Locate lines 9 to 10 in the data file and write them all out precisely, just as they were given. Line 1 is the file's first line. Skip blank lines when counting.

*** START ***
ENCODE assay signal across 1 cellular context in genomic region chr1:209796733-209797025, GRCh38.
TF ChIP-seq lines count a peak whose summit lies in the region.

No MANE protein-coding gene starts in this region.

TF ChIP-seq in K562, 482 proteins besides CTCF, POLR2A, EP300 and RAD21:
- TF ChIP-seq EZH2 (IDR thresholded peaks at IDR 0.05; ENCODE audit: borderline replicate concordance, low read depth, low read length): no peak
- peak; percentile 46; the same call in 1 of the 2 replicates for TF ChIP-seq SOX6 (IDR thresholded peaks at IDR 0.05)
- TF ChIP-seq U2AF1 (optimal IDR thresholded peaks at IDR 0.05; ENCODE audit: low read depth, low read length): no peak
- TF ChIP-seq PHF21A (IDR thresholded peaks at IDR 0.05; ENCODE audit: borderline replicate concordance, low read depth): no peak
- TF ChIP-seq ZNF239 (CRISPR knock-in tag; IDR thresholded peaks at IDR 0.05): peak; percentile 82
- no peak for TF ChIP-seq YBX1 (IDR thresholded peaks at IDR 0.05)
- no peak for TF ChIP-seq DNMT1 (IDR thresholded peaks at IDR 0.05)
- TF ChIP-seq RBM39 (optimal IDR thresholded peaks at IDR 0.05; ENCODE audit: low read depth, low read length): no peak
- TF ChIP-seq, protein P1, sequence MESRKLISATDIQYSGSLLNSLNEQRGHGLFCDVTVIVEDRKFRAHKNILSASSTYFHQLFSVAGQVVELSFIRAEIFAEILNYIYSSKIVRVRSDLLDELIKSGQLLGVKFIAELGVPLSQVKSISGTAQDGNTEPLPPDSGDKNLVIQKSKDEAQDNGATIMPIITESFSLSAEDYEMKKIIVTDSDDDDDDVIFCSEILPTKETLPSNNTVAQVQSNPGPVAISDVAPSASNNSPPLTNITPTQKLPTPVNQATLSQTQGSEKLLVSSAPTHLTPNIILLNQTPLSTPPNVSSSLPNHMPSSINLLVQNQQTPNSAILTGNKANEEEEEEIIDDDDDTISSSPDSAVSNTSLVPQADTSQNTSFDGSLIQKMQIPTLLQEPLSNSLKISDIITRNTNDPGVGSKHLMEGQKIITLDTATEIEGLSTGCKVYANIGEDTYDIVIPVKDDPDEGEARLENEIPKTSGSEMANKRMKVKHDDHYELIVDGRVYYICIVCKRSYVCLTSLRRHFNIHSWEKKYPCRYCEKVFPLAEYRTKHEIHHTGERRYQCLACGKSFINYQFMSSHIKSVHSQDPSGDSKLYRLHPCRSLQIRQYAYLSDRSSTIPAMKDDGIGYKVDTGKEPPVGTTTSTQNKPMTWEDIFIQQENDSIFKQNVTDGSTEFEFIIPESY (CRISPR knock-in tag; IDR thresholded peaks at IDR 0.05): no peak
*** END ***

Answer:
- TF ChIP-seq ZNF239 (CRISPR knock-in tag; IDR thresholded peaks at IDR 0.05): peak; percentile 82
- no peak for TF ChIP-seq YBX1 (IDR thresholded peaks at IDR 0.05)